All else fails, Ham radio still gets through…

  2. All the isp’s are caving to pressure to stop peer to peer file sharing, this clause opens that door.

    For example, Comcast denies allegations that they throttled down user bandwidth if that user was suspected of p2p sharing. The sticky part of it was that it’s just bits of data passing though the system, and there’s no way they can actually prove whether those bytes add up to an illegal file share.

    I believe there are already copyright laws in place preventing them changing a site’s content as the data moves through their networks. Unless, you’re hosting your site on their network.

  3. Hi Geoff,

    I too, have had many instances where verizon scares me. The latest happened 2 months ago when I switched plans from a standard plan, with unlimited data plan (I have a pda phone) to their unlimited voice plan. A few days after I switched, I got their confirmation mail along with my new plan details. I noticed that previously I had the “Unlimited Data Package”. The new package I had for data was called “Unlimited Email”. I called them, even recorded the call in fact, and asked the representitive, who assured me it was unlimited data, everything was the same. I even emailed tech support, and got the same response, and of course I saved the email.

    A few weeks later I was using my phone to watch tv (I have a slingbox) and all of a sudden my data connection shut off and I couldn’t reconnect. When I got home I called them (and recorded the call). The rep told me that unlimited data meant 5GB, although he’s never seen anyone exceed that amount, and they call it unlimited simply because people don’t know what a GB is. I should send you the recording, it’s hillarious!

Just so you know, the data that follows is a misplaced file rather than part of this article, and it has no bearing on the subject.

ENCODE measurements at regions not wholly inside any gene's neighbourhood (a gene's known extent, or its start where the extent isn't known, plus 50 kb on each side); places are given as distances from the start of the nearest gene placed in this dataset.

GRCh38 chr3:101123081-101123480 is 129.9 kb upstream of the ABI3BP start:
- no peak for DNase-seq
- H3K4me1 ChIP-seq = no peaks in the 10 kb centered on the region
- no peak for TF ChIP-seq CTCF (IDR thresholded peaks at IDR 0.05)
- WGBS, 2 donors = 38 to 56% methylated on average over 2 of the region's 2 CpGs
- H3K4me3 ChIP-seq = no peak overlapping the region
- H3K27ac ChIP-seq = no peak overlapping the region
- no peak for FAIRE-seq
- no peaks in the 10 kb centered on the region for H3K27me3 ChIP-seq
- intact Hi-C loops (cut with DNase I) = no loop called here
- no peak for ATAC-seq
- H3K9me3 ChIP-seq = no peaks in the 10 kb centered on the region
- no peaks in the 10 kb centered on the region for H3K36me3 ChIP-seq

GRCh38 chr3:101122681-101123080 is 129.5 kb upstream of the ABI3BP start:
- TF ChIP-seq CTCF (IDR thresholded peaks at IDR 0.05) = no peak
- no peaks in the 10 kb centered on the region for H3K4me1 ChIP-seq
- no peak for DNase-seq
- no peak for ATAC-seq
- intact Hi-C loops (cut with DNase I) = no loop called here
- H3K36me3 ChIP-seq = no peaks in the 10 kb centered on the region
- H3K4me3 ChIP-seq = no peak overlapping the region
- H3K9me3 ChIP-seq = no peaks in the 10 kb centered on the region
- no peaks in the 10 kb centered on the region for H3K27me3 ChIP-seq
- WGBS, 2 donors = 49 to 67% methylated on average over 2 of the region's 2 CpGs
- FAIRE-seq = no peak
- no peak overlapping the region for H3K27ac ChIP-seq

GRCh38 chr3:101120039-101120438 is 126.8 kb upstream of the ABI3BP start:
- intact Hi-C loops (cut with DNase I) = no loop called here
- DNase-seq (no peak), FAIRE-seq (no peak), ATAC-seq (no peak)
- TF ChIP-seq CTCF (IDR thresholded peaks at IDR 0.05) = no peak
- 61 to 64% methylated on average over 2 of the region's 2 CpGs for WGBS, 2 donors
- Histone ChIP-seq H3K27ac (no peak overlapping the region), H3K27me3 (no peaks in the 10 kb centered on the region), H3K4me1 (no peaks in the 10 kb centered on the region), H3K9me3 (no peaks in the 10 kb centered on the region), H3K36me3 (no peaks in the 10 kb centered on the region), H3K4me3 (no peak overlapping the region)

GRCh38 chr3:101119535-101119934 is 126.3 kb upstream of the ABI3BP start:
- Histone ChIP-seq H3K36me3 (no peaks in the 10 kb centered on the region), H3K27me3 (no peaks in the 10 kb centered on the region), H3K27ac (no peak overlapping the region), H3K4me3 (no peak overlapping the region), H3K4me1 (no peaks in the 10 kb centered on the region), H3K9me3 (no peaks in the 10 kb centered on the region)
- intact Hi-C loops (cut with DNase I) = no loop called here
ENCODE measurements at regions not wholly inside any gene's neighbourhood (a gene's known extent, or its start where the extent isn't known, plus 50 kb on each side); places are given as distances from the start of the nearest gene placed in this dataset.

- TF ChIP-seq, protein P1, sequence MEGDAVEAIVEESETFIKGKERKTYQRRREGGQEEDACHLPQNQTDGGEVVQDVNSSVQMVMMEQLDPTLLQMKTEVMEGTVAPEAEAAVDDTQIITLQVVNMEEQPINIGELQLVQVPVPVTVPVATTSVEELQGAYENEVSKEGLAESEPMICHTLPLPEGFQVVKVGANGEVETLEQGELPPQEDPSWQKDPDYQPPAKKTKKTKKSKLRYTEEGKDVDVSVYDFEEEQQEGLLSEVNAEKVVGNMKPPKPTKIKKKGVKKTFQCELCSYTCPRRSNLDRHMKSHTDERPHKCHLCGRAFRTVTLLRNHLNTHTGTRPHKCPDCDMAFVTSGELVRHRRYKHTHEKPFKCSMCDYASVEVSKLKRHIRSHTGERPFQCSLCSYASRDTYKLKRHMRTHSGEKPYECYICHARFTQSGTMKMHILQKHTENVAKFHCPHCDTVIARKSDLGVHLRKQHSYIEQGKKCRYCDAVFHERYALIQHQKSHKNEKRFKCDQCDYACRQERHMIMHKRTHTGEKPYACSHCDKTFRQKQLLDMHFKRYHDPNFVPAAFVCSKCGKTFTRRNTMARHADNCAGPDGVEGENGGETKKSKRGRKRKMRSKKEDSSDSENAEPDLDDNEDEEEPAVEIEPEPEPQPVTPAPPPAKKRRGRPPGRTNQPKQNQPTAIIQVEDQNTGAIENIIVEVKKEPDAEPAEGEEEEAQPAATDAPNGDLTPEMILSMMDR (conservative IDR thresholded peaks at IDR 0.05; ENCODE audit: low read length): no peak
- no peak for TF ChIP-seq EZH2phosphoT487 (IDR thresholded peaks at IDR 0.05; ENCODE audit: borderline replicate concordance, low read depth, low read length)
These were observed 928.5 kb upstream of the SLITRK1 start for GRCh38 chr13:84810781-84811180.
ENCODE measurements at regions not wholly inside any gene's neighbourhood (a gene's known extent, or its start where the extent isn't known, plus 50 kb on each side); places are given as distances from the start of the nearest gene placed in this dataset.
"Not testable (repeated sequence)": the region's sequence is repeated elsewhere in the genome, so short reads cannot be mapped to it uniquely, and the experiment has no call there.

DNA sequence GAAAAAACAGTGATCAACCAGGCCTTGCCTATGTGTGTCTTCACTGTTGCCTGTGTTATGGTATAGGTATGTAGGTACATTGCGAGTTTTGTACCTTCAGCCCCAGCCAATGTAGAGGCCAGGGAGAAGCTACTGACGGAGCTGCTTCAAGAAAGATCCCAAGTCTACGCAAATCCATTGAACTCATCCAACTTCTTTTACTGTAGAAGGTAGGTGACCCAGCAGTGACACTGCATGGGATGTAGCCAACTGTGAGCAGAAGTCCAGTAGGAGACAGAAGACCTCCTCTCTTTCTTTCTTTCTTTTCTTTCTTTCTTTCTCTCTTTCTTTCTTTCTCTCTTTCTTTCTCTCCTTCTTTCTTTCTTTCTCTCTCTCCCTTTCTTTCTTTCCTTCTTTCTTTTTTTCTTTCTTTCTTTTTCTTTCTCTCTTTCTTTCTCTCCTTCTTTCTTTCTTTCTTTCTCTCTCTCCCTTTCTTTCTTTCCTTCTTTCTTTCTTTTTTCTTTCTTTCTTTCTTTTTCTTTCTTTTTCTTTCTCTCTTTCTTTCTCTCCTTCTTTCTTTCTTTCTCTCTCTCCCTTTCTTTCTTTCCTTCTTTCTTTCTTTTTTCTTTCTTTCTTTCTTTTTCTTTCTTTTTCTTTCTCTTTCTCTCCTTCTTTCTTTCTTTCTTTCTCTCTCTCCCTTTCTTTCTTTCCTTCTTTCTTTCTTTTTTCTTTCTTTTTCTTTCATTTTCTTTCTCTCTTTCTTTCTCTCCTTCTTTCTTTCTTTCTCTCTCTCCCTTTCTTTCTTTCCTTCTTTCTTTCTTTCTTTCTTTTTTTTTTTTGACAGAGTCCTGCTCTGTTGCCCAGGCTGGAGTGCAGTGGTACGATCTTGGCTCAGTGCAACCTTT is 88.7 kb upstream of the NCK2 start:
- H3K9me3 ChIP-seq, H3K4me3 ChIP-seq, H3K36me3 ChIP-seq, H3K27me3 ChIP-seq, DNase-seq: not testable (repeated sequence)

Anyway, I told him that was false advertising, that I was going to be contacting the FCC about it, etc, and that I wanted to cancel my plan, and because of their false advertising I wasn’t paying any termination fees. He hung up on me!

    When I called back I got a different rep, and without explaining to her the first conversation, I told her everything. She too started with the “Well, you are using our network with applications that were not intended to be used”. I then explained to her that I had the recording of the previous representative and wanted to know if that was true or not, as I was contacting the FCC if it was.

    She put me on hold, and came back and said the previous representative was flat out wrong, it truly is unlimited. Of course, then I asked why, if it was unlimited, is there a problem using my slingbox application? She said “We would prefer you do not, as it does increase usage”. I said it is unlimited, however, correct, and I can use anything I want to on it, correct? And she reluctantly agreed.

    I haven’t had a problem sense, although with your above post, I have a feeling I may need to dig out those recordings again, as I’m sure that I will “exceed” my unlimited data usage quickly 🙁

    – Andre